In the real world, everyone spies on everyone else


I guess it’s not surprising that nobody in Berlin got the joke Barack Obama told on his visit in 2008, when he pledged to a wildly cheering crowd that his election would mean a new era of “allies who will listen to each other.” True, the president’s sense of comic timing needs some fine-tuning: It took five years for him to deliver the punch line — that he’d be doing his listening on an NSA tap of German Prime Minister Angela Merkel’s cell phone. But give him a break — it took three seasons before anybody thought Seinfeld was funny, too.

Merkel, predictably, was a real crankypants about the whole thing. “Spying among friends is not at all acceptable against anyone,” she said stiffly. But she wasn’t the only foreign leader to react angrily to reports of U.S. spying on its allies released by disaffected NSA computer jockey Edward Snowden.

In France, Spain and Mexico, U.S. ambassadors were called in to be administered 40 diplomatic lashes. Brazil asked for help from the United Nations. European Parliament President Martin Schulz said that American intelligence was “out of control” and British Prime Minister David Cameron agreed that was a “good and sensible” judgment.

Yet an odd silence surrounds some of the other disclosures from Snowden and his allies at Wikileaks. The holier-than-thou-yanks Cameron had nothing to say about the news that the GCHA — the British version of the NSA – earlier this year launched a hacking attack on Belgium’s British intelligence agency. And mum’s the word in Paris and Berlin when it comes to a leaked U.S. diplomatic cable in which a leading German aerospace executive declares that French intelligence is stealing Germany blind: “France is the evil empire in stealing technology, and Germany knows this.”

Plenty of genuine outrages have been uncovered by the blizzard of leaks about the rampant growth of the U.S. surveillance state. The fact that we spy on our allies is not one of them. Governments — all governments — have a voracious appetite for information about one another, one that is checked only by the availability of resources. If we collect more intelligence about our friends than they do about us, it’s not because they aren’t trying.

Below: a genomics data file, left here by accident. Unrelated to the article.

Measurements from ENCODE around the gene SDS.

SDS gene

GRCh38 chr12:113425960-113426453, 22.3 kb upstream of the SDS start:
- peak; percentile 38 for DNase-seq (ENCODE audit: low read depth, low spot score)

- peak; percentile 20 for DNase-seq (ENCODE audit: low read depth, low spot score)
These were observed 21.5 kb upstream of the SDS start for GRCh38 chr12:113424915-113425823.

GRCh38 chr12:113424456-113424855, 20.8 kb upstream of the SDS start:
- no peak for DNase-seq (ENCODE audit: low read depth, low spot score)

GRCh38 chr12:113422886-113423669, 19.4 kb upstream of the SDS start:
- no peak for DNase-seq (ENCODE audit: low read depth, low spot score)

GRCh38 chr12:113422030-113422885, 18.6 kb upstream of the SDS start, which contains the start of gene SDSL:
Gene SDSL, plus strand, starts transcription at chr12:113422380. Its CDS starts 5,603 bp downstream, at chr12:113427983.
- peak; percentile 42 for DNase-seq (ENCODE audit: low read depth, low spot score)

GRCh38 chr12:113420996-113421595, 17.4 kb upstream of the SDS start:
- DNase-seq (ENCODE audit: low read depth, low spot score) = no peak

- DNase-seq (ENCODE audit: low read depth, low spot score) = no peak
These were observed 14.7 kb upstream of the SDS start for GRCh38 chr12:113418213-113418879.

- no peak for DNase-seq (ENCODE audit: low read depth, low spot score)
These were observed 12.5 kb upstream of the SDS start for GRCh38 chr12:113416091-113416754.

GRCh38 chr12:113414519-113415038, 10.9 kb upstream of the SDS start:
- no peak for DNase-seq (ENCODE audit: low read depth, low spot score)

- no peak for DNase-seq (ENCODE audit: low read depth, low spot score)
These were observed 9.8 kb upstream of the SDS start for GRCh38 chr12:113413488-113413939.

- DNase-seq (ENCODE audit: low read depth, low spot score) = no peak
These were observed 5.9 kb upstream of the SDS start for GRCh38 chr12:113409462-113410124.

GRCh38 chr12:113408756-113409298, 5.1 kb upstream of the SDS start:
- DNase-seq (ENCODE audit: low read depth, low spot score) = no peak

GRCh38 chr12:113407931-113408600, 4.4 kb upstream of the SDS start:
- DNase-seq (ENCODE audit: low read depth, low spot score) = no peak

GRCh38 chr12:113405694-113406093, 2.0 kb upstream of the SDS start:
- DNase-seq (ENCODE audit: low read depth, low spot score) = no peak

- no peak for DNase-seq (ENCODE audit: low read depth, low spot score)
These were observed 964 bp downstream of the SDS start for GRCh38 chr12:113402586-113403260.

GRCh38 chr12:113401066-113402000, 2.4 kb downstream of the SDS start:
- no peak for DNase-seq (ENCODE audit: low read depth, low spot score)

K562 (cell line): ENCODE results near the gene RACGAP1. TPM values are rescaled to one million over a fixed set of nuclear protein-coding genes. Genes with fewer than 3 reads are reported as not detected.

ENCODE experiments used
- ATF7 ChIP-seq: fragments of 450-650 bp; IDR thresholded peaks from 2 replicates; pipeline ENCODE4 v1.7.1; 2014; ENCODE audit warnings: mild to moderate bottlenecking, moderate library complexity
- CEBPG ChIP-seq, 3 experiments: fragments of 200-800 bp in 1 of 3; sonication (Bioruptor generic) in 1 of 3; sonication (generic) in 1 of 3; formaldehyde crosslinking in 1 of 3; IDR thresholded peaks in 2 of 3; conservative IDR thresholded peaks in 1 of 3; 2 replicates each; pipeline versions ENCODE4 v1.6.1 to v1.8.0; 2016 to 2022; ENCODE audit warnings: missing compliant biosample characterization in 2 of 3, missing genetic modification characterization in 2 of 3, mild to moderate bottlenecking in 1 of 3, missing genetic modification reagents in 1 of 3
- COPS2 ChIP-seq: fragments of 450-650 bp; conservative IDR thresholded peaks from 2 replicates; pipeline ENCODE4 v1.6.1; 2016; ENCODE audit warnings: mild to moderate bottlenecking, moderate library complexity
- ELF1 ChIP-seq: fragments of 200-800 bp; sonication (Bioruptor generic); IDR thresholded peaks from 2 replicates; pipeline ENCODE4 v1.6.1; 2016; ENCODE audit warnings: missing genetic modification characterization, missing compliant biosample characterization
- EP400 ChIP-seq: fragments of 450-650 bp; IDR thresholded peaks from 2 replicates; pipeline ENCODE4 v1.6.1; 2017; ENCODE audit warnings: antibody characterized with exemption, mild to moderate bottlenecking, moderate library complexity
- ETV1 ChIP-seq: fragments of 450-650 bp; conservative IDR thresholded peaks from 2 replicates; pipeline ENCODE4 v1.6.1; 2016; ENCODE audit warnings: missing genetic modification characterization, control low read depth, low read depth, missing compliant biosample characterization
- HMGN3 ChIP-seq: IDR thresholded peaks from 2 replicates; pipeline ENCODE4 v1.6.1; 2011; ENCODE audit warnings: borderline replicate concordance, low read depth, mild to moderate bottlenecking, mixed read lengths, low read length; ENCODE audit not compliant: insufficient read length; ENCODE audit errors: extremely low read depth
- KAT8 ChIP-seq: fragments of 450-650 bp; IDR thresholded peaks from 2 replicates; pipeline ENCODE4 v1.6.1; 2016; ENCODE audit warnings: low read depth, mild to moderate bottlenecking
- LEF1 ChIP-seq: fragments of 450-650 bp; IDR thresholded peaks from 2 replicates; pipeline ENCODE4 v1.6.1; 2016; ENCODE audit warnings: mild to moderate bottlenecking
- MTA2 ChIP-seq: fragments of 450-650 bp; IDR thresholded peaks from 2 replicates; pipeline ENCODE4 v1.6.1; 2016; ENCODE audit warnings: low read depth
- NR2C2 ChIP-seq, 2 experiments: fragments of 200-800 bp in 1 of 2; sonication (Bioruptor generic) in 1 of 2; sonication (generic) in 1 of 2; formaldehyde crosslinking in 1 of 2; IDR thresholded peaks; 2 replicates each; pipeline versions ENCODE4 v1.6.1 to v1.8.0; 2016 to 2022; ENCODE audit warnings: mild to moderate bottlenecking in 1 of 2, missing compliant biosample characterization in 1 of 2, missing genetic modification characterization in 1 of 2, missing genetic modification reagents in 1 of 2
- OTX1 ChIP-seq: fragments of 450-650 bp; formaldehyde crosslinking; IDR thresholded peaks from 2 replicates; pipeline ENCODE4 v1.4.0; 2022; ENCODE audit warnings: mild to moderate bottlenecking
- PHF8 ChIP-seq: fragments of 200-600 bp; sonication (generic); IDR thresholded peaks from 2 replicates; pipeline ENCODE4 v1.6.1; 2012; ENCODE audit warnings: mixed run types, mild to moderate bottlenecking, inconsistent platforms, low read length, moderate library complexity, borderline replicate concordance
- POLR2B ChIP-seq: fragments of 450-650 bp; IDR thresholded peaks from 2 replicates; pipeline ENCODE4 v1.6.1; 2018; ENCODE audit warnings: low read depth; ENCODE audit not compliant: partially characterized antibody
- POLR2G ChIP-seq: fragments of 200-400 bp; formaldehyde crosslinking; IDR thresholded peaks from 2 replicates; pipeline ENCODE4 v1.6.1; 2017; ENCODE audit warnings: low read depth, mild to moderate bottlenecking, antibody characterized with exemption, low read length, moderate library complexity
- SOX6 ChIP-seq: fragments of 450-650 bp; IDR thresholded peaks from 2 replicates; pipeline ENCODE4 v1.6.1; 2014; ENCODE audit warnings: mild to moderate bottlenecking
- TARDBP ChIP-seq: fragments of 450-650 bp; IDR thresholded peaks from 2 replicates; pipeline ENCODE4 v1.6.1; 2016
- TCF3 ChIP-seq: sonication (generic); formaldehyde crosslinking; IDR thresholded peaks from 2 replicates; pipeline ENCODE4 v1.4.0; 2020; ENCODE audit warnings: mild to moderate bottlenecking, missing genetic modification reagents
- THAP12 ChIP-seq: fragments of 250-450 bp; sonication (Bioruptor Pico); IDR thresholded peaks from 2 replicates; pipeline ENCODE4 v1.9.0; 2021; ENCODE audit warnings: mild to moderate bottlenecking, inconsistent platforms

A Defense Department study of spies captured and convicted in the United States between 1947 and 2001 showed that 15 percent of them were working for countries that were considered either neutral or U.S. allies. Among them were Great Britain, France, South Korea, the Netherlands, Taiwan, Israel, Japan, Greece, South Africa, the Philippines and El Salvador.

And remember, those are just the spies who were arrested, only a tiny part of the intelligence landscape. Espionage — particularly commercial espionage, in which other countries try to steal sensitive technology — may be one of our biggest growth industries. A 2005 report by the National Counterintelligence Executive, an association of all the U.S. government agencies charged with protecting the nation from foreign espionage, showed that 108 different countries tried to steal American technology during the previous year.

Nor are we talking about people trying to get a peek at the next iPhone. The target technology included everything from laser sights for M-16 rifles to components for Hellfire and Hawk missiles. The spies significantly “eroded the U.S. military advantage by enabling foreign militaries to acquire sophisticated capabilities that might otherwise have taken years to develop,” the report said.

The United States has less need of five-fingered discounts on weapons than most of its allies. But there are other good reasons to keep a covert eye on your friends. For one thing, they don’t always act like your friends. Had a suspicious President Eisenhower not ordered U2 spy planes to keep a careful eye on America’s top three allies of the era — Great Britain, France and Israel — he would have been caught flat-footed by their secret plan to attack Egypt and seize the Suez Canal in 1956. Instead, he was prepared to apply quick pressure and force a withdrawal before the Soviet Union went nuts.

Despite all the faux-fierce rhetoric around the world the past few weeks, other nations understand this. Their loud complaints otherwise are partly an attempt to embarrass the United States into giving up its gigantic advantages in the espionage game, if only for a little while, and partly an attempt to convince their own citizens that they aren’t powerless in this situation — no government wants to look like a 98-pound weakling getting sand kicked in its face.

That’s why the headline over a satirical piece in the New Yorker last month was not only hilarious, but apt: N.S.A. PROMISES TO STOP GETTING CAUGHT SPYING ON ALLIES.

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